The idea for the name and persona of Abbie, Alliance Bernstein's bond-trading digital assistant, came through an informal discussion over the internal group messaging app, according to Gavin Romm, a money manager for high-yield debt. There were two main requirements for the name: it had to be easily identifiable for natural language-processing algorithms, a machine-learning software that can understand text; and it had to reflect AllianceBernstein's brand.
"We all refer to AllianceBerstein as AB," Romm said by email. "This led our chat conversation down the path of names that start with the letters 'Ab'-Abigail, Abernathy … Abby. We needed something less common, and Abbie was born."
Bank of America also chose Erica because its team liked the play on America, according to Christian Kitchell, an executive in charge of AI Solutions. They also did focus-group testing of the persona and voice of the assistant.
"Everything we do tends to be data-driven," Kitchell said. "We got very, very clear signals from our customers that the voice we have gone with was their favorite."
Speaking at a tech conference in New York last week, his colleague Cathy Bessant, Bank of America's chief operations and technology officer, said digital assistants probably tend to be women "because we're super smart." But algorithms are only as sensitive as the humans that program them, she added in an interview with Bloomberg Television. A firm could, for instance, use AI to quickly hire a large number of candidates using past policies-but if it wanted to create a more diverse workforce, the algorithms would need to be retooled.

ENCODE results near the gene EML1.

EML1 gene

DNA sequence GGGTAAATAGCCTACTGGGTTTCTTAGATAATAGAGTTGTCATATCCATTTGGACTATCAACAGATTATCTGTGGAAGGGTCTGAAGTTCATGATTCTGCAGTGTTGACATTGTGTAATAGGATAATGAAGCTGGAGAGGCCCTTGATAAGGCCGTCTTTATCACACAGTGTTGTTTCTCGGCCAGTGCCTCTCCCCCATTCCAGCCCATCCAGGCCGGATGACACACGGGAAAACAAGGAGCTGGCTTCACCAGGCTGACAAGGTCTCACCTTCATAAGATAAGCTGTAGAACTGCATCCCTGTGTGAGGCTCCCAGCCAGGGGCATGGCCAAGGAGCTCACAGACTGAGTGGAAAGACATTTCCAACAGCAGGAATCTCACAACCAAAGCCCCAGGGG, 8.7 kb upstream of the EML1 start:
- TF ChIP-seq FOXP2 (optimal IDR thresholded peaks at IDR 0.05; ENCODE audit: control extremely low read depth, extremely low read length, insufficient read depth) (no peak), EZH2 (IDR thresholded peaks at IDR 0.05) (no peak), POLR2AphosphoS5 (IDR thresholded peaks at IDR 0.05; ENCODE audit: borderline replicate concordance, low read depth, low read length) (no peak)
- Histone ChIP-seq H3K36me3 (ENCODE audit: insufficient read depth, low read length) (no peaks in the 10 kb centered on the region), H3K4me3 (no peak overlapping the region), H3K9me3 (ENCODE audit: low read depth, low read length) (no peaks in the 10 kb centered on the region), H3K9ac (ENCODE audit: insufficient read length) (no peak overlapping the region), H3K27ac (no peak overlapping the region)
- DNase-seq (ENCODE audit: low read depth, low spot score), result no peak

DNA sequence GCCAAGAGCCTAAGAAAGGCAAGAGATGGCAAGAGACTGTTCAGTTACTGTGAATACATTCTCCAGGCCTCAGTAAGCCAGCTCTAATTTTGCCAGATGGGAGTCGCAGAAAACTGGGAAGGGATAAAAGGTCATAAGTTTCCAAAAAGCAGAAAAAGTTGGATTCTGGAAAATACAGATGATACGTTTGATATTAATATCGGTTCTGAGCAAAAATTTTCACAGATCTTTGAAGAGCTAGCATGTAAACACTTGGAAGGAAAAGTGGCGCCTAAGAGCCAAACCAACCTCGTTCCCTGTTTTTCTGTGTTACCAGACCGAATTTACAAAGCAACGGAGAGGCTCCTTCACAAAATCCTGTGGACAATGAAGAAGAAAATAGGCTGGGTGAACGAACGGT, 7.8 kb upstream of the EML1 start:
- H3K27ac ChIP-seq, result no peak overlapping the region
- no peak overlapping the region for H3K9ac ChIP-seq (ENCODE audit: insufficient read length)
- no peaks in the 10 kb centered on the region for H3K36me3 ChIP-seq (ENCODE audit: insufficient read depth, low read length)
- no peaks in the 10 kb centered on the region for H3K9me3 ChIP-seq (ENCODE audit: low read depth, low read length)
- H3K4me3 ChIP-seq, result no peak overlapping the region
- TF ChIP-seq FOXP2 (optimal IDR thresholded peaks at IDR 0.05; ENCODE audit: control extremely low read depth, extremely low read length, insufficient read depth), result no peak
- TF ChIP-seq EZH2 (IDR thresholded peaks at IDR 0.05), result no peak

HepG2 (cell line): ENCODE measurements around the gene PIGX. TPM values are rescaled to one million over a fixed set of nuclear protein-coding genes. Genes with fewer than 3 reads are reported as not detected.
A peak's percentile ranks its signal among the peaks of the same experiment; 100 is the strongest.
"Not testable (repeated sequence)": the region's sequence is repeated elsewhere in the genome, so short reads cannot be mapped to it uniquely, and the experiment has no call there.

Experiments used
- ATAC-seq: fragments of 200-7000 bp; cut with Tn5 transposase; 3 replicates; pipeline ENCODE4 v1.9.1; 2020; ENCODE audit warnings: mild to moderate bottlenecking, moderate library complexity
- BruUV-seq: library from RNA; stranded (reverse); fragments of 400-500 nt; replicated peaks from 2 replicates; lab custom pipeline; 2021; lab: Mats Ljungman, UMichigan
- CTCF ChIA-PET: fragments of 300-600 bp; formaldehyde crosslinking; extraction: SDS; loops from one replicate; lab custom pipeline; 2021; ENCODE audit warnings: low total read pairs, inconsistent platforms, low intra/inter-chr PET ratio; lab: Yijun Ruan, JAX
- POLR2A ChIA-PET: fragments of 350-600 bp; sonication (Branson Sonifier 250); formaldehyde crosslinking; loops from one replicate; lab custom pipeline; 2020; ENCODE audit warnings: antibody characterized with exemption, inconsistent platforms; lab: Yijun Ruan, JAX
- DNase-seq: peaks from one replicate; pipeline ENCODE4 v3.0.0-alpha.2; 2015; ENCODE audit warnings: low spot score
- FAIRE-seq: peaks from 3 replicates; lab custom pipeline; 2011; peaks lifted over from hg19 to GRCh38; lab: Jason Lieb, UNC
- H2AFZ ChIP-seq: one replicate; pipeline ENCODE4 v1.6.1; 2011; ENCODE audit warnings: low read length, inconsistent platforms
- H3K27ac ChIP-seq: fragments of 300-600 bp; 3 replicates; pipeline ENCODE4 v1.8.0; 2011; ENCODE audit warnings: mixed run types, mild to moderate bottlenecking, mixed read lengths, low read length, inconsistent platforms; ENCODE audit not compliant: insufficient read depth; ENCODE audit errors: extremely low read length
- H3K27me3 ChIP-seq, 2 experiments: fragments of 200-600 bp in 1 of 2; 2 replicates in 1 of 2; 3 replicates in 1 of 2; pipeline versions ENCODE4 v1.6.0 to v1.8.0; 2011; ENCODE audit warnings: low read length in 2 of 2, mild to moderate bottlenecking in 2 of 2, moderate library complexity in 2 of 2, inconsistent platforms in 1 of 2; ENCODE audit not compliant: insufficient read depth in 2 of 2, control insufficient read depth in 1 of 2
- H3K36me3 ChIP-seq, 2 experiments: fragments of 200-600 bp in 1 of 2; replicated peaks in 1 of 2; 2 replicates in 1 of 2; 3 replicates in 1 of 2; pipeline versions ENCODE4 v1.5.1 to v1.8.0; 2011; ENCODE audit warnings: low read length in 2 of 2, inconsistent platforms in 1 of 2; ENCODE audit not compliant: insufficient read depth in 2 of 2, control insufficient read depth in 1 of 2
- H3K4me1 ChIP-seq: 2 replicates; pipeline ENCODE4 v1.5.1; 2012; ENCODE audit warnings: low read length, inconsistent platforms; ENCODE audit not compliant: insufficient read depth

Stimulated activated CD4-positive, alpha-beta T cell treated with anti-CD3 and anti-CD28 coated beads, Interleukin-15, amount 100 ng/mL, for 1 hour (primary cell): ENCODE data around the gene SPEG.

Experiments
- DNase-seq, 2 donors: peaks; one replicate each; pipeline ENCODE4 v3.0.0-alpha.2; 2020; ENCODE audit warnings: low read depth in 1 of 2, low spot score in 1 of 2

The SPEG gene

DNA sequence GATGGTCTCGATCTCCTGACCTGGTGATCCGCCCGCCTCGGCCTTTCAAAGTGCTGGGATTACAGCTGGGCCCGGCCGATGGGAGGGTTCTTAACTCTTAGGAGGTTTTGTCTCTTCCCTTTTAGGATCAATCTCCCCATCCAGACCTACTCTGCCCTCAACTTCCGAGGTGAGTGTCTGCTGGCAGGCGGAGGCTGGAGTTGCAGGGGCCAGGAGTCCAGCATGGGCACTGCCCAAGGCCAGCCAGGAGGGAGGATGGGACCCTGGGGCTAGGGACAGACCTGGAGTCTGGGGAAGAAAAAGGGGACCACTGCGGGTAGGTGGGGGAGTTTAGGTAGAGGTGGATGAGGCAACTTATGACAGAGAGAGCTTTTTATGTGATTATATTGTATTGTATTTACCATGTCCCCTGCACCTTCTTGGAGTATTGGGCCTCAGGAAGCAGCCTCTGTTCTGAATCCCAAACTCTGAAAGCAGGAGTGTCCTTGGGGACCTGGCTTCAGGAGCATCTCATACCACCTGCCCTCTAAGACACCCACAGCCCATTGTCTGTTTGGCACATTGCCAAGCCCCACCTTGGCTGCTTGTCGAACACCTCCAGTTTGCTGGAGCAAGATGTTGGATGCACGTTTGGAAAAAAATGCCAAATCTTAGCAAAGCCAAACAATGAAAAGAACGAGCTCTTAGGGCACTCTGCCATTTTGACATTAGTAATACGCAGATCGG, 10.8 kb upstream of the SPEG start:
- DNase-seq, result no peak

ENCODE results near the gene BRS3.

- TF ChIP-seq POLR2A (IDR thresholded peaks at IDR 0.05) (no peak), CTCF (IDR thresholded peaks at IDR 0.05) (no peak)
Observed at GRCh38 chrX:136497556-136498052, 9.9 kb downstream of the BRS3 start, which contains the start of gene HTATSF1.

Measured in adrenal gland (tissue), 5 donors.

"Done well, they should leverage the best of what human behavior and human judgment is. Done poorly, we repeat the sins or the biases-the risks of the past," she said, adding the lender was studying the responsible use of AI with Harvard University.
Just because customers participating in focus groups might be conditioned to react a certain way to a certain voice doesn't mean companies necessarily need to play into those prejudices, according to Andrew at Neuro-Insight.
Vive la différence seems to be the attitude at French bank BNP Paribas toward the gender politics of its digital assistants. It opted for two different personas: the male persona Telmi for its BNP banking clients who are older and more traditional; and the female persona called HelloiZ for Hello bank!, its digital-banking sibling that appeals more to younger clients.
"We are maybe naïve, but for us it was not a debate," Ariel Steinmann, head of digital marketing for BNP and Hello bank!, referring to gender politics. "What is important for us is the customer experience."
This generational divide suggests stereotypes are changing. A closer look at the Neuro-Insight research revealed that it was primarily older men who took in far more information if it was coming from male voices. Younger people in the study, by contrast, seemed to have more equal recall between genders.
"I think we will eventually see an end to the default that a virtual assistant should have a female name," said Jeremy Pounder, the director of marketing firm Mindshare, which did the research with Neuro-Insight. "We might see a trend toward gender-neutral names and personas."